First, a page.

• Blood and Iron (June 2006, ROC)
  • Whiskey and Water (July 2007, ROC)
  • The Stratford Man:
    • Volume I: Ink and Steel (July 2008, ROC)
    • Volume II: Hell and Earth (August 2008, ROC)
  • One Eyed Jack (November 2013, Prime Books)[5]

Jacob's Ladder trilogy[edit]

  • Dust (December 2007, Spectra)
  • Chill (February 2010, Spectra)
  • Grail (February 2011, Spectra)

The Edda of Burdens[edit]

  • All the Windwracked Stars (November 2008, Tor)
  • By the Mountain Bound (November 2009, Tor)
  • The Sea thy Mistress (February 2011, Tor)

The Iskryne series[edit]

  • A Companion to Wolves, co-written with Sarah Monette (October 2007, Tor)
  • The Tempering of Men, co-written with Sarah Monette (August 2011, Tor)
  • An Apprentice to Elves, co-written with Sarah Monette (June 25, 2015, Tor)

New Amsterdam series[edit]

  • New Amsterdam (May 2007, Subterranean Press - see [1])
  • Seven for a Secret (novella) (March 2009, Subterranean Press)
  • The White City (novella) (2011, Subterranean Press)
  • Ad Eternum (novella) (February 2012, Subterranean Press)
  • Garrett Investigates (November 2012, Subterranean Press)

Eternal Sky Trilogy[edit]

  • Range of Ghosts (March 2012, Tor Books)
  • Shattered Pillars (2013, Tor Books)
  • Steles of the Sky (2014, Tor Books)[6]

Other novels[edit]

  • Carnival (November 2006, Bantam Spectra)
  • Undertow (August 2007, Bantam Spectra)
  • Bone and Jewel Creatures (novella) (2010, Subterranean Press)
  • Karen Memory (2015, Tor-Forge)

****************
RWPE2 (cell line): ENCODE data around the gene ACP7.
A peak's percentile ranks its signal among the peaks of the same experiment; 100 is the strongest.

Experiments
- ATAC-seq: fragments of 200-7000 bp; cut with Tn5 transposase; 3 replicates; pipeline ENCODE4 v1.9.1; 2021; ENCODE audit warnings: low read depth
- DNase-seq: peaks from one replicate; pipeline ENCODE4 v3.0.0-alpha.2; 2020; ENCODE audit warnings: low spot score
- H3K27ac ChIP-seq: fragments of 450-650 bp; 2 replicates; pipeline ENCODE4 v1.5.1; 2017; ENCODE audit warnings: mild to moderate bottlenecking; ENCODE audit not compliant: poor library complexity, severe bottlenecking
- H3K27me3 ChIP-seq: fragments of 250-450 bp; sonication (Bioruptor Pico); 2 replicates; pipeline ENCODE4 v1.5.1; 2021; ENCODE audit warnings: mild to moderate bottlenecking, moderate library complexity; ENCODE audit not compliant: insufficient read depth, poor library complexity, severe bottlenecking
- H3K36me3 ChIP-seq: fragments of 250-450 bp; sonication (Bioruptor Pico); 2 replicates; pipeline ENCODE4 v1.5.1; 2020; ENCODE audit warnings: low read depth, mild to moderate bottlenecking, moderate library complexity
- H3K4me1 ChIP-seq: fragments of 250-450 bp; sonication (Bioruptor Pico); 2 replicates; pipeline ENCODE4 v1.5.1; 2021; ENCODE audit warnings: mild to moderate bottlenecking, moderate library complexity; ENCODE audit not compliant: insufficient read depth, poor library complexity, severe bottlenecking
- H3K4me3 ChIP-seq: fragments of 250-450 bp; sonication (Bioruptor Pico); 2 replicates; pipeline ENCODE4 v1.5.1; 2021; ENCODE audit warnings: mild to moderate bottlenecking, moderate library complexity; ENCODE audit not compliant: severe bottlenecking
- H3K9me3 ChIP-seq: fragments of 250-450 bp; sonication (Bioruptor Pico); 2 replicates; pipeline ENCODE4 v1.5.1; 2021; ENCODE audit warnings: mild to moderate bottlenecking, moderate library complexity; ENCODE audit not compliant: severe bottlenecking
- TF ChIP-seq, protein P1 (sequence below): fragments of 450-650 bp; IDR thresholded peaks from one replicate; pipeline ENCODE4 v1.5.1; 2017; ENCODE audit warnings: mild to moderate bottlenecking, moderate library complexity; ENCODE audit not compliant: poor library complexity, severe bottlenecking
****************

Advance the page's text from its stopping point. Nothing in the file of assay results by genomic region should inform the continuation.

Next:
Short story collections[edit]

  • The Chains That You Refuse (May 2006, Night Shade Books)
  • Shoggoths in Bloom (October 2012, Prime Books)

Short fiction[edit]


  • "Li Bai Drowns While Embracing The Moon" in Not One Of Us, Issue 42.
  • "Seven Steeds" in Lone Star Stories, Issue 29, Oct 2008.
  • "e.e. 'doc' cummings" in The Magazine of Fantasy & Science Fiction, March 2003.



Annalee Newitz of io9 wrote that Bear "is famous for combining high-octane military/spy tales with eccentric and subversive subplots."[8]



  1. ^ "2009 Hugo Awards". www.locusmag.com. 2009-08-09. 
  2. ^ "Transcript of the Absolute Write chat with writer Elizabeth Bear. March 17, 2009". www.absolutewrite.com. 2011-05-03. Archived from the original on 2011-08-09. 
  3. ^ "Elizabeth Bear Papers, 2005- 2011". Northern Illinois University. 2008-04-18. 
  4. ^ "Elizabeth Bear - Award Bibliography". www.isfdb.org. 
  5. ^ "Elizabeth Bear One Eyed Jack cover art and synopsis reveal". Upcoming4.me. May 2, 2013. Archived from the original on May 5, 2013. Retrieved May 2, 2013. 
  6. ^ "Elizabeth Bear - Steles of the Sky cover art and synopsis reveal". Upcoming4.me. July 8, 2013. Archived from the original on January 12, 2014. Retrieved July 10, 2013. 
  7. ^ Martin, George R. R. (June 19, 2014). "Not A Blog: Venus In March". GRRM.livejournal.com. Retrieved September 27, 2014. 
  8. ^ Newitz, Annalee (May 6, 2008). "Environmental Fascists Fight Gun-Loving Lesbians for Alien Technology". io9. Retrieved January 19, 2016. 
  9. ^ a b c d e f "Elizabeth Bear". The Locus Index to SF Awards. Locus Magazine. Retrieved 2013-10-02. 
  10. ^ "The Audie Competition 2012 Winners and Finalists". Audiofile Magazine. Retrieved 2013-10-02. 
  11. ^ "Announcing the 2012 Hugo Award Winners". Tor.com. 2012-09-02. Retrieved 2013-10-02. 

External links[edit]